The Gympie sisters who put local bushmen to shame
"The Australian bush, and Queensland probably in particular, has produced many heroines, who have faced dangers, privations, and adversities with stout hearts.
In the great work of pioneering they took a very big part.
They played the game right through and were worthy of Victoria Crosses, which did not come their way, but posterity is the gainer in the worthy sons and daughters which have succeeded them.”
So reads a report in the Queensland Times of Ipswich in 1920.
A recent writer gives an instance of what muscular women of late years have done.
Near Gympie, Mary and Maggie Lynch were familiar figures driving their bullock teams.
Afterwards the girls went wood cutting round about Kilkivan and Nanango, and Mary won a wood-chopping contest against all of the men who entered.
The Lynch sisters were brought up on their father's farm at Glastonbury, near Gymple, and as he had not the money to employ labour, Mary and Maggie did the work for their earliest years.
They were tall, powerful women - as strong, if not stronger, than the average bushman.
Irish immigrant Cornelius Lynch selected land near Gympie in 1872 and married Ellen Flynn in 1879.
It seems that their cattle died during an infestation of tick fever and Cornelius was forced to return to timber-getting.
Producing five daughters before the first of his seven sons, Cornelius taught the oldest daughters the timber trade
The tall and strongly built girls quickly made a success of the trade, competing successfully for contracts against the men in the business.
Much credit should be given to Ellen, who gave birth to fourteen strong children between 1879 and 1902.
The Lynch sisters gained public attention when, becoming well known for their timber cutting skills, they were asked to appear and give demonstrations at local shows and other public events.
Their appearance in the Kingaroy Show was reported in the Cairns Morning Post in 1908.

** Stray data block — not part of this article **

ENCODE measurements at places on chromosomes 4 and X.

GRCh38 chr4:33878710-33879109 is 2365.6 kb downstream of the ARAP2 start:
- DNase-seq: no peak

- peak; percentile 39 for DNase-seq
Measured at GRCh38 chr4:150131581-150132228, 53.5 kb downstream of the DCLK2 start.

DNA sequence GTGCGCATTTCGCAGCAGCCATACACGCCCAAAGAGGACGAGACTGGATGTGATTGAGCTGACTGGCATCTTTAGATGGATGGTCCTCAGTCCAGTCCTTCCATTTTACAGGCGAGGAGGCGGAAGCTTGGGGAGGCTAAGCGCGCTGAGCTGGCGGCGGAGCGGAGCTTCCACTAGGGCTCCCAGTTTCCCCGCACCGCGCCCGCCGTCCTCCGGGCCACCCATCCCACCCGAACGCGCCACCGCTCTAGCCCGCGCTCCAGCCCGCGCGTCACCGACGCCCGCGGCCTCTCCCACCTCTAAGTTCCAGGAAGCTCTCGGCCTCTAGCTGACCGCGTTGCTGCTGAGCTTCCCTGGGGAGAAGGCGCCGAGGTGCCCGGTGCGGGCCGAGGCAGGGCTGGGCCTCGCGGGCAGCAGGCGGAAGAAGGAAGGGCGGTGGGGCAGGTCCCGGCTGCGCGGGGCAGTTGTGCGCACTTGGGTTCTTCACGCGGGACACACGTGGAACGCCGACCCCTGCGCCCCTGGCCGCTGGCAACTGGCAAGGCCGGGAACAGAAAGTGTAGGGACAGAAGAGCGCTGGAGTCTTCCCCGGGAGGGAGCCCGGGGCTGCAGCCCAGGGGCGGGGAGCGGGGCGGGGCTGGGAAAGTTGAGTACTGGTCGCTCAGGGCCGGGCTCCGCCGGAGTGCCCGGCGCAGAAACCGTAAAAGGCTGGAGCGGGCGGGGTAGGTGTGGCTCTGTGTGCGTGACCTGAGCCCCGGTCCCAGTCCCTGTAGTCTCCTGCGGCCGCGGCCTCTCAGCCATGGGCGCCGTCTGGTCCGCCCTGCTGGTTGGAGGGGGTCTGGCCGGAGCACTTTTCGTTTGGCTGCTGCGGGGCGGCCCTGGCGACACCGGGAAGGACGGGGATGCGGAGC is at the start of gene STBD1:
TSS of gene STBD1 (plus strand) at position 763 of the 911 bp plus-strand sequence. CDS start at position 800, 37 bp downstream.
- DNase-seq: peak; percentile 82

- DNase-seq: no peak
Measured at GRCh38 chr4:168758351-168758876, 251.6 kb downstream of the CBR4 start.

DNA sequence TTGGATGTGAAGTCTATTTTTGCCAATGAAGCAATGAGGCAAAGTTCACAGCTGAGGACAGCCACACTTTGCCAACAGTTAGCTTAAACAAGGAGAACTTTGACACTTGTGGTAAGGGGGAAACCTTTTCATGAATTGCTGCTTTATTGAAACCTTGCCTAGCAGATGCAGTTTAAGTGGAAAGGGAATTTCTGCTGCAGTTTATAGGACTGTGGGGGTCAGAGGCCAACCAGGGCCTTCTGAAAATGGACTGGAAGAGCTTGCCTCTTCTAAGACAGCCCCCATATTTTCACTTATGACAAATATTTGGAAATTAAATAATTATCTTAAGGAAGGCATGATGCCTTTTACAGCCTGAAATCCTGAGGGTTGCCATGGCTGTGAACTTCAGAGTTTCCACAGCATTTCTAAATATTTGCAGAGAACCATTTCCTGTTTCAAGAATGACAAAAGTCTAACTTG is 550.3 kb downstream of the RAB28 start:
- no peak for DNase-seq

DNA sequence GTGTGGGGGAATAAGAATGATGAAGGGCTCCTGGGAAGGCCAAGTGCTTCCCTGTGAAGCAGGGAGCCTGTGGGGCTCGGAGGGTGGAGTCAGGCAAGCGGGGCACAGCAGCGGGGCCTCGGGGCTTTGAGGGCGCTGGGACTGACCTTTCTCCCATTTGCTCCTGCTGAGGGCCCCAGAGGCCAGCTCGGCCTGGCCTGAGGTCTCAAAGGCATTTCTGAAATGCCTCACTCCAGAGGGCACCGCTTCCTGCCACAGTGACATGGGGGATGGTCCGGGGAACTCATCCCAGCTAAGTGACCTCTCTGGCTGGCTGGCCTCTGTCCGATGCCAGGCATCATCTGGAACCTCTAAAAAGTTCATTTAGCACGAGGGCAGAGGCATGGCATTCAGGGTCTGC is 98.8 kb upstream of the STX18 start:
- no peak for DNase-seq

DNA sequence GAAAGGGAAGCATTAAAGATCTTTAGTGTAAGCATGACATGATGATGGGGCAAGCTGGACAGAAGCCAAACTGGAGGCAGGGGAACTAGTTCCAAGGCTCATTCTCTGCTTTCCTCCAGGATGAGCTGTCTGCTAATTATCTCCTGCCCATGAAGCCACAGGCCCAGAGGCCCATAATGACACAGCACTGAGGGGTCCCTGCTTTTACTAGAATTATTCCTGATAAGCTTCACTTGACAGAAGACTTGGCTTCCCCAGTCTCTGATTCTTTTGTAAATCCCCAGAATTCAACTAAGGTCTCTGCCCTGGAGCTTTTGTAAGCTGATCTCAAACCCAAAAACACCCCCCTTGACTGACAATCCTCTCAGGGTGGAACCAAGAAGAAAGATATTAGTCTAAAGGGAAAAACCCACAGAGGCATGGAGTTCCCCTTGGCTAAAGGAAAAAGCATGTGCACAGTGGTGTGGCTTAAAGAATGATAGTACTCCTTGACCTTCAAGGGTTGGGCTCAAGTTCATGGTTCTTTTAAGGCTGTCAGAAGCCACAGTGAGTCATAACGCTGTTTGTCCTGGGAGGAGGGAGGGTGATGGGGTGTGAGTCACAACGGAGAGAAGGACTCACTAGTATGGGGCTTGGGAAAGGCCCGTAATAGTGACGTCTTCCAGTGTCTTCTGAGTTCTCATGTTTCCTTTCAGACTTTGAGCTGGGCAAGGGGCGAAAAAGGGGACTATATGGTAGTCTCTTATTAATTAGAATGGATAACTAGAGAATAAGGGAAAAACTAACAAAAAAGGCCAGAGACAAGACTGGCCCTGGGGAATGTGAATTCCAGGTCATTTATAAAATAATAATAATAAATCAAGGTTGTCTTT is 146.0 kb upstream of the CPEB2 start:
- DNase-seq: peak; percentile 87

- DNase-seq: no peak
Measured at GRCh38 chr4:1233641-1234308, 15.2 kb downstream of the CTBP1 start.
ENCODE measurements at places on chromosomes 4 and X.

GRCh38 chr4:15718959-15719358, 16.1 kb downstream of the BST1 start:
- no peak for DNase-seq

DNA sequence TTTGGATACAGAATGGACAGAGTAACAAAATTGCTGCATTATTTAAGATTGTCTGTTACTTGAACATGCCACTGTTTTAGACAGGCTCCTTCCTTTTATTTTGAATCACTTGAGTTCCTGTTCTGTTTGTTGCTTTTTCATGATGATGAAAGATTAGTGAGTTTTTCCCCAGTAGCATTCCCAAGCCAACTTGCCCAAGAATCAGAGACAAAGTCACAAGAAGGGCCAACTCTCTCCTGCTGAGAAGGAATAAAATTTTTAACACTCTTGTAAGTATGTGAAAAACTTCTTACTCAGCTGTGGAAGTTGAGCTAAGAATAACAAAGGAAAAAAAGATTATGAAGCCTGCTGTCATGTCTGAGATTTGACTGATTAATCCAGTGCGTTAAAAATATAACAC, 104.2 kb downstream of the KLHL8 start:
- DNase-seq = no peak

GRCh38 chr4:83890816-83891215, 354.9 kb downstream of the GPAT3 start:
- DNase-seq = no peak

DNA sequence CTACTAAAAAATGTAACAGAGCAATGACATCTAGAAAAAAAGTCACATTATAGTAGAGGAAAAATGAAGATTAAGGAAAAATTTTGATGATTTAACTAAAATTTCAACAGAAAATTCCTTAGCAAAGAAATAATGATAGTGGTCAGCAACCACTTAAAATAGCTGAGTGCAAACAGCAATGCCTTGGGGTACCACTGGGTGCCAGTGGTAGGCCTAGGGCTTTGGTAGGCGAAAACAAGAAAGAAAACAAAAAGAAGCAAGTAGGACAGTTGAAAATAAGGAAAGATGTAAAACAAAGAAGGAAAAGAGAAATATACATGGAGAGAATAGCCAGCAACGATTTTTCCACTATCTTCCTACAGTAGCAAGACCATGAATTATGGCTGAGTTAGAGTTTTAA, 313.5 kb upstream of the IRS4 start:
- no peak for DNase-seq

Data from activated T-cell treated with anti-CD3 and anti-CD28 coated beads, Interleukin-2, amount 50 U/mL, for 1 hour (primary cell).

"The big and popular feature of the day at the Kingaroy annual show (says the local "Herald”) was the wood chopping contest by the Misses Kate, Nellie, Mary, and Rose Lynch.”
"The ladies entered the ring in sensible working garb, being officially escorted.”
"Their logs were prepared previously by the men folk competitors, and having taken their places they, chopped with fine swinging blows and keen rivalry, whilst snapshots clicked and the crowd watched quietly and keenly every cut.”
"As Miss Mary's log toppled over, and Miss Nellie's followed the crowd burst into the ring like a deluge.”
"The girls were overwhelmed with congratulations and. cheers were given right heartily. It was some time before they could reach their dressing-room.”
"The exhibition was a most novel, honest, and attractive event, and would make a fortune for an entrepreneur.”
The timber-cutting partnership of the Lynch Sisters was eventually disbanded when Rose, Mary and Nell were married.
Tony Matthews in his book True Blue Queenslanders describes the sisters as exceptionally hard working and also proud and self reliant and that they lived in the men's camps under canvas without any kind of modern conveniences, yet the life the sisters lived in the bush did in no way reduce their femininity.
Early male timber-getters and selectors remember them as being attractive, handsomely attired in their Victorian dresses.
The sisters were also very intelligent, 'real ladies' as one pioneer described them.
The Lynch sisters have been included in a list of the most significant people in Gympie's history by the Gympie branch of the National Trust.
The list will be narrowed further for inclusion in a book to be published next year for Gympie's 150th Anniversary.
With competition including James Nash, who made the original gold discovery at Gympie, former Prime Minister, Andrew Fisher, and Major General Sir William Glasgow on the list, the Lynch sister's inclusion in the final selection is not certain but if chosen they would be worthy inclusions